Led by the United National Antiwar Coalition (UNAC), more than 26 antiwar groups and 2,500 individual peace and justice advocates have cosponsored a statement calling for the immediate release of publisher Julian Assange and commending him for his contributions toward global peace.
Assange is currently fighting extradition to the United States after the Trump administration indicted him on unprecedented Espionage Act charges. His indictment marked the first time in U.S. history that a journalist has been charged for publishing truthful information.
Since being removed from Ecuador’s London embassy after a new Ecuadorian administration bowed to U.S. pressure to withdraw his asylum, Assange has been held for more than 1,000 days in Belmarsh Prison while his extradition case is being heard through U.K. courts. A decision from the British High Court on whether to hear an appeal is expected in the coming days.
Among the statement’s signers is Alice Walker, Nobel Prize-winning author of “The Color Purple” and longtime peace activist. Walker, a cochair of the Assange Defense Committee, emphasized the importance of Assange’s commitment to showing the public the horrors of war.
“We owe it to Julian to fight for his freedom, because he fought for peace for the rest of us,” Walker said. “He fought for justice by exposing how the United States conducted horrific wars of conquest in Iraq and Afghanistan. Millions died in these wars, mostly civilians. Assange believed that knowledge of U.S. war crimes belonged to us, the people, to decide for ourselves what should happen in our name. And now it’s time for us to fight for him.”
Remarking on the ignominious 1,000-day milestone, Nathan Fuller, Director of the Courage Foundation and Assange Defense, expressed disappointment over the Biden administration’s unjust continuation of Trump’s controversial prosecution.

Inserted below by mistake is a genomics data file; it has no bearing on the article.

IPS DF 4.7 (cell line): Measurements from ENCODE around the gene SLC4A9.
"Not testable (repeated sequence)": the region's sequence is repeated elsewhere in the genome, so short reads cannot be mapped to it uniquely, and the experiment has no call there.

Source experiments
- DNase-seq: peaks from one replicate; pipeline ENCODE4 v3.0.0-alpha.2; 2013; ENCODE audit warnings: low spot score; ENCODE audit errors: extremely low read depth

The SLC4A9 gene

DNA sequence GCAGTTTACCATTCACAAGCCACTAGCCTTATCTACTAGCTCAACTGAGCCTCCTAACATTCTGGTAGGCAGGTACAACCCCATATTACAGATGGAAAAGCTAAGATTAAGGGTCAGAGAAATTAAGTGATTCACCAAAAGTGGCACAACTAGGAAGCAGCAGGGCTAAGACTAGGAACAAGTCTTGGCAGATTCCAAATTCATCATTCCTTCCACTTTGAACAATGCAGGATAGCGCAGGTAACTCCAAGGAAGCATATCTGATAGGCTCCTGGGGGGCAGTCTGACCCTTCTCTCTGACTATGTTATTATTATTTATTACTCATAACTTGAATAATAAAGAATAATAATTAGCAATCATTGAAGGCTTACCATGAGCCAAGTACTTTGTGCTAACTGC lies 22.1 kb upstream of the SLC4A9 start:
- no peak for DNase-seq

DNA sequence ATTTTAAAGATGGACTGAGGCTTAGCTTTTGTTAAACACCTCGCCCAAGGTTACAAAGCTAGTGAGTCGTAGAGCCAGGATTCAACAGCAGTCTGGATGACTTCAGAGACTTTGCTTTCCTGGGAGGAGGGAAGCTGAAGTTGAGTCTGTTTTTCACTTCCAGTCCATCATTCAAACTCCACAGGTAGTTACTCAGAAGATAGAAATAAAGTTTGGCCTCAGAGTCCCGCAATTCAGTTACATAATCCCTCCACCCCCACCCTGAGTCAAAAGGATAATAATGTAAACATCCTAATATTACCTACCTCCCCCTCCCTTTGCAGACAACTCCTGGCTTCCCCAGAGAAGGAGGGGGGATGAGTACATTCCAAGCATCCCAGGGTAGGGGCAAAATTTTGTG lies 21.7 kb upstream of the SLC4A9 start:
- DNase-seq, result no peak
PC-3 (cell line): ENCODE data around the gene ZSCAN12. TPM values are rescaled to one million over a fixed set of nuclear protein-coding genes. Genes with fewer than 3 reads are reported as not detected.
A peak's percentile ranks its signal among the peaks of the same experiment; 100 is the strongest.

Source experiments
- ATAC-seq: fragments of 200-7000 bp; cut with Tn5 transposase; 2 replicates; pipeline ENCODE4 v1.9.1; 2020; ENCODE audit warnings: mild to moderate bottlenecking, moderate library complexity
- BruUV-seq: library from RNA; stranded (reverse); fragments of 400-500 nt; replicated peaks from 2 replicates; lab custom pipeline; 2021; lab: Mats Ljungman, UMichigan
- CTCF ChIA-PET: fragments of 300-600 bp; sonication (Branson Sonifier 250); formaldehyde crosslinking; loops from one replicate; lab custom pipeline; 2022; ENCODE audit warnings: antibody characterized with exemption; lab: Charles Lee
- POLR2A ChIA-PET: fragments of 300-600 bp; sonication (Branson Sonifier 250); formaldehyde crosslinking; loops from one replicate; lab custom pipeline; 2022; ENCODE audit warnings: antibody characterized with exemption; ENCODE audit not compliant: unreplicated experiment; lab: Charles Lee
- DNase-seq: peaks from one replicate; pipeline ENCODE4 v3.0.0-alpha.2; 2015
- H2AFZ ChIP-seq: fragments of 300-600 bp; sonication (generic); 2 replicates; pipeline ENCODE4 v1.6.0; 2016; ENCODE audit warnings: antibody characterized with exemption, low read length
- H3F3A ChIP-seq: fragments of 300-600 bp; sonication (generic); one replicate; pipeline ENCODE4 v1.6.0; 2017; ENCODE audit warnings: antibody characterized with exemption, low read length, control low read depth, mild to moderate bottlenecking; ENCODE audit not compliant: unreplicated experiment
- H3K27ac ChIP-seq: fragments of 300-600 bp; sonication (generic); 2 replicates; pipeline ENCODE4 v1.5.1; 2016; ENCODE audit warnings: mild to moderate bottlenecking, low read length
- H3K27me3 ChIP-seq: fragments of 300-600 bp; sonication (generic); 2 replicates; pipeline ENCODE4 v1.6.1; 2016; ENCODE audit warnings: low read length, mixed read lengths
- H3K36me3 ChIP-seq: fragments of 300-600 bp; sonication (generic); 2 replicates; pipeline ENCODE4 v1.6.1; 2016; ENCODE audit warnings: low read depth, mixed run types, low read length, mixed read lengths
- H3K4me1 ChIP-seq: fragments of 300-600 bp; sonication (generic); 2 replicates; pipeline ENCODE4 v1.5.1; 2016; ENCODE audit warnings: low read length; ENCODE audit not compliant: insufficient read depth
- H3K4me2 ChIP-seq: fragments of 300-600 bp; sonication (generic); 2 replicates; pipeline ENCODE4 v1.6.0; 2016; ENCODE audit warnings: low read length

“While the Biden administration is confronting U.S. adversaries over their press-freedom shortcomings, it should address its own hypocrisy,” Fuller said. “Locking up Julian Assange for exposing the truth about U.S. wars is an insult to all those struggling for peace and human rights.”
Imprisoned Wikileaks founder, journalist and free-speech champion Julian Assange today faces life imprisonment for telling the truth about U.S. war crimes in Iraq, Afghanistan and at the U.S. torture base in Guantanamo Bay.
Assange faces charges under the 1917 U.S. Espionage Act. Prosecution under that WWI antidemocratic law placed thousands of antiwar activists in prison for exercising their free speech right to protest WWI.
Ironically, the Dec. 19, 2021, New York Times front-page two-part series, entitled “Hidden Pentagon Records Reveal Patterns of Failure in Deadly Airstrikes,” follows in Assange’s footsteps in reporting U.S. war crimes, yet the Times staff writers remain free.
Some 100 Times reporters evaluated Pentagon confidential documents obtained under the Freedom of Information Act. These included reports on 50,000 U.S. airstrikes on Iraq, Syria and Afghanistan conducted under the Obama and Trump administrations. The Times on-the-scene reporters subsequently confirmed tens of thousands of civilian casualties — collateral damage.
“The [Pentagon] documents,” according to the Times, “identify children killed or injured in 27% of cases; in the Times’s groundbreaking reporting, it was 62%.”
The Times and several other major publications worldwide reprinted much of the same Pentagon material that Assange’s Wikileaks released to the world. Yet Assange faces life in prison for publishing the truth.
The persecution of Julian Assange by the U.S. government is a threat against free speech and free press. It is also a threat to the Peace Movement and all movements for social change; since without information and the ability to speak and write freely about U.S. wars and war crimes, we are greatly limited, and the people of the world are kept in the dark.
WikiLeaks / Workers Woeld